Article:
The Bass Anglers Sportsman Society (B.A.S.S.), the world's largest fishing organization, has transformed sport fishing into a multibillion dollar industry while promoting safety and environmental responsibility. Founded by Ray Scott of Montgomery in the late 1960s, B.A.S.S. is currently owned by the ESPN television network and has grown and diversified to include fishing tournaments, magazines, Web sites, and television programs.
Ray Scott was a successful insurance salesman in March 1967 when he recognized the untapped market of competitive sport fishing. At that time some considered bass to be "trash" fish, with competitive bass fishing usually relegated to two-dollar-admission "derbies" run by local chambers of commerce. Lack of regulation of these events often resulted in cheating and last-minute rule changes, causing media to largely ignore the events. Scott aimed to change this perception as he organized the First All-American Invitational Bass Tournament in June 1967 at Beaver Lake in northwest Arkansas. Employing techniques he learned as an insurance salesman, Scott lured entrants with grandiose invitation letters. To legitimize the event, he drew up a strict set of rules and offered a first prize that included $2,000, an Acapulco vacation, and a lot on Beaver Lake. Prizes also were offered for the next nine finishers, which finally attracted 106 contestants hoping to finish at least tenth and recoup their $100 entry fee. Stan Sloan won with a catch of 37 pounds, 8 ounces. Although Scott actually lost $600 in the venture, he was encouraged to continue.
The second tournament took place on Smith Lake in Cullman County in October 1967, and the third was held at Lake Seminole in south Georgia the following February. Nashville Tennessean editor Bob Steber coined the acronymic name, and Scott began expanding B.A.S.S. to include touring fishing seminars to improve profitability and encourage membership. In 1968, Don Butler of Oklahoma became the first member of B.A.S.S., paying $100 for a life membership. In October 1969 B.A.S.S. was featured in Sports Illustrated, and in December Bob Cobb was hired to edit Bassmaster Magazine, which grew from the B.A.S.S. newsletter that Scott had been producing for members. Helen Sevier, a direct-mail marketing specialist, also was hired at this time after Montgomery civil rights attorney Morris Dees recommended her. Under her, B.A.S.S. membership climbed from 15,000 to 25,000 in one year, and exploded to 65,000 in 1970. That same year, Harold Sharp was hired to organize Scott's B.A.S.S. fishing seminar tours and eventually would become the B.A.S.S. Tournament Director.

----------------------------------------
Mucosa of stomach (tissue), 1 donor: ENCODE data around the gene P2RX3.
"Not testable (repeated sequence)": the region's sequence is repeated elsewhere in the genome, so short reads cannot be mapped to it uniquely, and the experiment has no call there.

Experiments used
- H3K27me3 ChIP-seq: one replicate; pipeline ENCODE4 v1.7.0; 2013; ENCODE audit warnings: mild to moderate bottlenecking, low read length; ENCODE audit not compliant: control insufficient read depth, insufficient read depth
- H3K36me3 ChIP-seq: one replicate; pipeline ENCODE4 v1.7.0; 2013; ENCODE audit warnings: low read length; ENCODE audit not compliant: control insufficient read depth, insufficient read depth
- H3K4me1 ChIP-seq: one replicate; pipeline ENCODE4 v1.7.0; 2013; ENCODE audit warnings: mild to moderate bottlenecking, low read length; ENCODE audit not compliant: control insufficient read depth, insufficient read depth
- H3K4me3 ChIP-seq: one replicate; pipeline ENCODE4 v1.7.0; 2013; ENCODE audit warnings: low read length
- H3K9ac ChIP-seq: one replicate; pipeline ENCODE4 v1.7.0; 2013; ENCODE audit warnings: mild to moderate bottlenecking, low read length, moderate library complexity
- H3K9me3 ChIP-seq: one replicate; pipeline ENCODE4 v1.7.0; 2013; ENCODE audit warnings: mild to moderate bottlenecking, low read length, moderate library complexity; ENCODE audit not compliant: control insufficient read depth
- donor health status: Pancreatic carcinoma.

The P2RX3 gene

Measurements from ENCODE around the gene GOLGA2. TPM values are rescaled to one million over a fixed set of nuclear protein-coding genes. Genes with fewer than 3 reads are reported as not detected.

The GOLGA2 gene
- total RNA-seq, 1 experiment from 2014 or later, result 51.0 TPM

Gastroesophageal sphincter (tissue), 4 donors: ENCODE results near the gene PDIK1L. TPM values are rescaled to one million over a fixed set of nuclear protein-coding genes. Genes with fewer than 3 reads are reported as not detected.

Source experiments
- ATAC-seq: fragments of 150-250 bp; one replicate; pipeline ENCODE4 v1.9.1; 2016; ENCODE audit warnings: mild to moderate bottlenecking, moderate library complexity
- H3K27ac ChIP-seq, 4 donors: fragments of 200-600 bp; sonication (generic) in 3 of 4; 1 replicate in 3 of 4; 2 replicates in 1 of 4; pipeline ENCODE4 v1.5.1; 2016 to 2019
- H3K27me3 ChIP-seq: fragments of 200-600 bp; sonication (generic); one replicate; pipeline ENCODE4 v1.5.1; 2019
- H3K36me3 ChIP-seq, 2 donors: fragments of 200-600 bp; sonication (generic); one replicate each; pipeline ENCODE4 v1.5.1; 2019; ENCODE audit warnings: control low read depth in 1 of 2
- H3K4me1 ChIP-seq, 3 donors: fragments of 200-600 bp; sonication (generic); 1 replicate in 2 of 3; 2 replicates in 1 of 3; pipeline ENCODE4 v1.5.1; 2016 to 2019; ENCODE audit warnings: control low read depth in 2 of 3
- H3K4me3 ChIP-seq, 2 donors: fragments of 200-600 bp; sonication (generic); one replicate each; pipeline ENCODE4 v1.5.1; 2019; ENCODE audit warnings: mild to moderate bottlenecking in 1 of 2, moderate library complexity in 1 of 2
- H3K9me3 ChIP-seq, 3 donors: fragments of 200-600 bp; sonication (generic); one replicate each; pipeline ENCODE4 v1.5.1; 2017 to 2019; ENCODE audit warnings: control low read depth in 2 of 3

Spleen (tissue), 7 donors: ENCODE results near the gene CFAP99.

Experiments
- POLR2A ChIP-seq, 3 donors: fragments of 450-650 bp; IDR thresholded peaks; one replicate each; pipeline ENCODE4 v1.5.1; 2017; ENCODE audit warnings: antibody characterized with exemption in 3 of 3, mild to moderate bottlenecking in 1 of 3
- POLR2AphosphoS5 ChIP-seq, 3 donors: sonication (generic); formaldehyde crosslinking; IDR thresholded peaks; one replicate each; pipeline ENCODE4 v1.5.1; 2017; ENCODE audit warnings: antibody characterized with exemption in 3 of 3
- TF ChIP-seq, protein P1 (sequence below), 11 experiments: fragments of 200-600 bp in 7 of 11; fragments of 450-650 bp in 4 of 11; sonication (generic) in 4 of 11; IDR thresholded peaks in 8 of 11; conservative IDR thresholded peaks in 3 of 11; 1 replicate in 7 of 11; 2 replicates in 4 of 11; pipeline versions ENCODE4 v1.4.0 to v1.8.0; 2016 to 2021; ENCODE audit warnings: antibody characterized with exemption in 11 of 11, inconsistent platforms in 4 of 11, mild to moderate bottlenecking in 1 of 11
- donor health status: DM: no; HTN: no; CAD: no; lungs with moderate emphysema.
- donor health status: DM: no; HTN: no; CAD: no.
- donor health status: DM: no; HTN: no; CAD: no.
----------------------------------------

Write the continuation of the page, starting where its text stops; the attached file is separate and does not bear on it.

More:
In 1971 B.A.S.S. held its first Masters Classic at Lake Mead in Las Vegas, Nevada, bringing together the sport's all-stars for an annual championship. The prestige of the Classic has since risen, with former President Jimmy Carter and test pilot Chuck Yeager attending the 1986 Classic in Chattanooga, Tennessee, (the first to be televised live nationally), and Vice President George Bush and then-Arkansas Gov. Bill Clinton attending the 1989 Classic in Pine Bluff, Arkansas. A significant milestone occurred in 1983 when Alfred Williams became the first African American to qualify for the Bassmaster Classic.
B.A.S.S. expanded into television in 1985 when the Bassmaster television program debuted on The Nashville Network. The next year Scott sold the company to Sevier and the Jemison Investment Company of Birmingham; he remained its spokesman until August 1998. Sports television network ESPN purchased B.A.S.S. in 2001 and created ESPN Outdoors around it.
In addition to being a successful business, B.A.S.S., under Scott's leadership, also pushed for boater safety measures, advocated for environmental issues, and encouraged legislation for boating certification and licensing. In 1968, Scott initiated a requirement that fastened life preservers to be worn in B.A.S.S. tournaments whenever outboard motors were running, and B.A.S.S angler Dave Hilton was the first to use an ignition kill switch that has since become standard on outboard motors. Scott worked to protect America's waters, employing the Refuse Act of 1899, which prohibits all industrial discharges into the nations navigable waterways, in more than 200 lawsuits from 1970-71. Also, in 1994 Scott worked to help enact the nation's first comprehensive Boating Safety Reform Act in Alabama. This law requires the mandatory certification of all boat operators through the successful completion of a written exam. Since the enactment of this law, deaths on Alabama's waterways have fallen by 50 percent. Perhaps Scott's strongest impact on the sport of fishing has been the catch-and-release policy, which was not a common practice before he mandated it for B.A.S.S. competitions in 1972.
Known as the "Bass Boss," Scott still contributes to Bassmaster Magazine, sits as chairman emeritus of B.A.S.S., and is considered the official spokesman of bass fishing. He has received numerous
awards for his work promoting outdoor sports and recreation. Today B.A.S.S. membership tops 600,000, and the sport's popularity
is still rising. The organization directly employs more than 60 and holds about 20 tournaments per year. Prize money for winning
professional competitions ranges from $500,000 in the Classic to $50,000 in the Opens tour. Almost all sport fishing contests
take their cue from the rules and structure laid down by Scott in his tournaments, and B.A.S.S. continues to shape and influence
the world of outdoor sporting and recreation.
Boyle, Robert H. Bass Boss: Inspiring Story of Ray Scott and the Sport Fishing Industry He Created. Pintlala, Ala.: Whitetail Trail Press, 1999.
Scott, Ray. Prospecting and Selling: From a Fishing Hole to a Pot of Gold. R. Scott, (copyright) 1981.
Published March 28, 2011
Last updated March 5, 2013